• Guest

    I think what disappoints me the most about the automobile transportation fanatics is the relentless delusional grandiosity of their beliefs. Supposedly, traffic congestion comes from a lack of roadway space dedicated to vehicular traffic. Thus, we have ever expanding highways and 5-lane proto-highways running through dense central cities that were thriving long before cars existed.

    Congestion is not the problem, it is the solution. When you give something away for free, people will use it until there isn’t any more left.

  • Michael Weiser

    The Alderman is correct to hesitate on the BRT and wrong to waffle on his support for the parking meter deal.

    California, Florida, and Nevada recently legalized self-driving cars. Self-driving car technology is extremely promising, and very successful companies like Google, Volvo, and Ford are investing a lot of money and time into making it work for city travel.

    By luck, the parking meter deal could become one of the greatest deals in Chicago’s history as self-driving car technology changes the equation of the need for street parking.

    Of course, the BRT plans invests far too much money in far too old technology that serves far too few people. It’s much better to keep the system as it is and then catch the new technology as it arrives.

    Investing in the BRT is like investing in rotary phone technology. On the other hand, if the city plays its cards well by encouraging self-driving technology, the company currently controlling the city parking spaces will within decades be begging to get out of the deal.

  • Correct, NIMBYs often form a vocal minority, as was the case at this meeting for the Milwaukee bike lanes: http://chi.streetsblog.org/2013/05/01/cdot-unveils-bold-vision-for-milwaukee-bike-lanes-drivers-grouse/

  • BlueFairlane

    Now there’s a technological absurdity I’m not looking forward to.

  • Michael Weiser

    Depending on their shapes and abilities, cars, buses, and bikes are all often highly appropriate, but when used incorrectly they can be worse than absurd. They can be downright damaging to the soul.

    The intelligent city carefully contemplates all choices and invests wisely without putting too much money or plan into one pot. After all, there was too much money and effort poured into car technology in the first place. A new era of auto innovation will bring far more progress, promise, enjoyment, opportunity, and open space to the city than restricting street lanes for buses only.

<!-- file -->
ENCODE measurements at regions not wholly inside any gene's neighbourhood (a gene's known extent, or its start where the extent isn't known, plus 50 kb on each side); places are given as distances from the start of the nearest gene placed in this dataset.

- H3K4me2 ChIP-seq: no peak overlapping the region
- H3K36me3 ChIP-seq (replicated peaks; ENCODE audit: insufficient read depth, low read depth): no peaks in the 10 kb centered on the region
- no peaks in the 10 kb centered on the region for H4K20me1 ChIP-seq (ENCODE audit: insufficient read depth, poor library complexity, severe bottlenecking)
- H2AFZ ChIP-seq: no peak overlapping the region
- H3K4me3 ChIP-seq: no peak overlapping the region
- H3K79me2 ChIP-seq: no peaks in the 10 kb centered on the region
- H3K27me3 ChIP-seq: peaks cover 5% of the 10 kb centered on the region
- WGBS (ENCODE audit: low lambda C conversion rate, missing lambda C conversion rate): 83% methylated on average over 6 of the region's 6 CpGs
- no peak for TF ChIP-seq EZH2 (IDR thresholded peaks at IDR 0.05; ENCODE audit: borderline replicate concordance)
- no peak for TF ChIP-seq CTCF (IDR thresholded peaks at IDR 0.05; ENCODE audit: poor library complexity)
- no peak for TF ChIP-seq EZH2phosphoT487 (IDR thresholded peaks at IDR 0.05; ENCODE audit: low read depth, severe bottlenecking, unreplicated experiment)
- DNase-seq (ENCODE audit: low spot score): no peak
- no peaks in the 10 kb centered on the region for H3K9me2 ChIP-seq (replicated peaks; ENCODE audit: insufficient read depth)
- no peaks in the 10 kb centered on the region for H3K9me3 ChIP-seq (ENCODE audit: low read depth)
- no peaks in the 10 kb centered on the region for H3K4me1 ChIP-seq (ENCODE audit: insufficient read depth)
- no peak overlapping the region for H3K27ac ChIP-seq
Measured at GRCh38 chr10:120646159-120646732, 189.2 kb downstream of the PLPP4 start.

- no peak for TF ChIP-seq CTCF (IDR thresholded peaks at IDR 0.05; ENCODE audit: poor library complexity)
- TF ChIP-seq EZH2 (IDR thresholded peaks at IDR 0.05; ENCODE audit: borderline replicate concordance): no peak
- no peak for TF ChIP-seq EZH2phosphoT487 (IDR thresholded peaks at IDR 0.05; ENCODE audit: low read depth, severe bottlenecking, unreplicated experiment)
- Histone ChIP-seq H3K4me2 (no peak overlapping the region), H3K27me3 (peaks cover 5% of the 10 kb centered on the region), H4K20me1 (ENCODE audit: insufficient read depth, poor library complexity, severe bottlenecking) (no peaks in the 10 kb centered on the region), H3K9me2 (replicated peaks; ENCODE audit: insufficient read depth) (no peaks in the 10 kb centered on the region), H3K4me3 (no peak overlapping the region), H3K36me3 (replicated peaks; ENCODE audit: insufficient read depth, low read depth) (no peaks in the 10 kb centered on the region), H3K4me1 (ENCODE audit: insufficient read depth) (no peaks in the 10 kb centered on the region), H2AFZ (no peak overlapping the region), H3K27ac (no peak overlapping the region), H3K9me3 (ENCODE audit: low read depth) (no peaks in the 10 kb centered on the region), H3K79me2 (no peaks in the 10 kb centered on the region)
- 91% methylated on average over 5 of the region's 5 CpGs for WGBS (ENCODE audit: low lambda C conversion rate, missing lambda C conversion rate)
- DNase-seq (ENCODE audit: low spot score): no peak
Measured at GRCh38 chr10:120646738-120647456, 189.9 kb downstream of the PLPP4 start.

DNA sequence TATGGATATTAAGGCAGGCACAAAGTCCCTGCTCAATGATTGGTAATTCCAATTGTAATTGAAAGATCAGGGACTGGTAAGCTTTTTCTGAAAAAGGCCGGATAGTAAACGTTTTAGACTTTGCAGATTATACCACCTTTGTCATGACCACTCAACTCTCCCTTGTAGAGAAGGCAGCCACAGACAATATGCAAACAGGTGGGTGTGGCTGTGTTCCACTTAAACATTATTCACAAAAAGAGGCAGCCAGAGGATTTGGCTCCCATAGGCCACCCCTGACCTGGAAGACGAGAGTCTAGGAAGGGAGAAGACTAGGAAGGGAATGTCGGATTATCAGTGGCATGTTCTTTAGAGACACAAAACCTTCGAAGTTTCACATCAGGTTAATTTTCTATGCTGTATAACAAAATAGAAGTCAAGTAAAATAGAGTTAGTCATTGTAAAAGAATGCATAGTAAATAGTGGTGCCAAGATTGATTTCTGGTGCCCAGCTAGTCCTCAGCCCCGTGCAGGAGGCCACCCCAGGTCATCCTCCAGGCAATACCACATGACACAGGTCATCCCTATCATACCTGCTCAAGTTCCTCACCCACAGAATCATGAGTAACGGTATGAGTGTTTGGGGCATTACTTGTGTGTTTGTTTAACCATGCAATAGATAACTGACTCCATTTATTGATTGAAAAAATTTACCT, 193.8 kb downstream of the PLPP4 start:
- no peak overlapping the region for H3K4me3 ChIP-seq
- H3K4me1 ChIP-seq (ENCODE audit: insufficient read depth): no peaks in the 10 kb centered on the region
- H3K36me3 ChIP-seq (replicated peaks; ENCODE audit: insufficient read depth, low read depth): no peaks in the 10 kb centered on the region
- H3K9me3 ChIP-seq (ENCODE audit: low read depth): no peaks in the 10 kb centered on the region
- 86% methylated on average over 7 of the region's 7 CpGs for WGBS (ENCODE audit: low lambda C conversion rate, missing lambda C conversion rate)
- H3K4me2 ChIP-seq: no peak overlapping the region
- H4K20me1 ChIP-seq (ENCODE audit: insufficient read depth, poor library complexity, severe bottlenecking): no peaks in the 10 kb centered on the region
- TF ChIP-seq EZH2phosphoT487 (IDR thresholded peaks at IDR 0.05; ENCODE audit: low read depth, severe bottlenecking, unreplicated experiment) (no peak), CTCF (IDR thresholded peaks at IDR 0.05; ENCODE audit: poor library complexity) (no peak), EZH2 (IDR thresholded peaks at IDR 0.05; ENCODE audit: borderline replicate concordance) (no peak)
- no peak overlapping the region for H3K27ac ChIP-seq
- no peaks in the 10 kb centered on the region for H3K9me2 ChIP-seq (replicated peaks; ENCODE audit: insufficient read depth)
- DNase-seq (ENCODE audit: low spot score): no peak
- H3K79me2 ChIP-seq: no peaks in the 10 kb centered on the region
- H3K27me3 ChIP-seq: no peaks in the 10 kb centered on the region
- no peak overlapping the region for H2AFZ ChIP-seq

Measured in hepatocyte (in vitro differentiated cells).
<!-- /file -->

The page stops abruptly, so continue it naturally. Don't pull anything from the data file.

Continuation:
• BlueFairlane

    That all sounds very pithy, but I tend to live closer to the ground where I frequently have to deal with the consequences of overconfidence among tech people. Tech people never imagine a failure in their surprisingly fragile technology until it happens, and they forget about it immediately after it passes. It’s one thing when a computer crashes your hard drive. It’s another thing entirely when it crashes your car.

    In short, while I’m generally okay with cars and buses damaging my soul, I’m less willing to let a self-driving car damage anything else. We’re not there yet. By a long shot.

  • Michael Weiser

    I work in the tech industry. Although tech and transportation are different, there are many similarities. It’s no surprise to me that Google founder Sergey Brinn was recently quoted as saying he’s spending most of his time on cars now. It’s clear Elon Musk is succeeding with the Tesla, too.

    Regarding systems not working, what about the BRT plan? If it doesn’t work, we’re stuck with those stupid gargantuan buses and knocking down all of those platforms. With individual transportation units, replacement and improvement is much easier.

    To me, self driving cars suggest freedom. Bus only lanes suggest segregation and restriction.

    The BRT plan is backwards thinking. As the saying goes, we’re not where we could be, we’re not where we should be, but, thankfully, we’re not where we used to be.

    Let’s not go back to where we used to be.

  • BlueFairlane

    If BRT doesn’t work, we tear down some platforms. If a self-driving car doesn’t work, we wind up driving into some platforms. I’d prefer not to be killed by robots.

    But ultimately, our discussion comes down to this: I just now figured out you’re that skinny car guy. You work in tech, and you look at a lot of Popular Mechanics covers. I will therefore bid you a good day and let you dream.

  • Fred

    Being faster than a car has NEVER been the goal of public transit, nor will it ever be. Its an unrealistic goal. Public transit offers massive cost saving and certain conveniences over a car, which are its draw. By most estimates, it costs $8-10k/year to own a car. 12 monthly CTA passes cost $1176 (even less if you are using a transit benefit to buy pre-tax). What is $7-9k and never getting a DUI worth to you? If you can make public transit even a little bit faster, that makes it just that much more appealing. For the times I need the speed of a car, I can take a cab and still end up WAY ahead financially.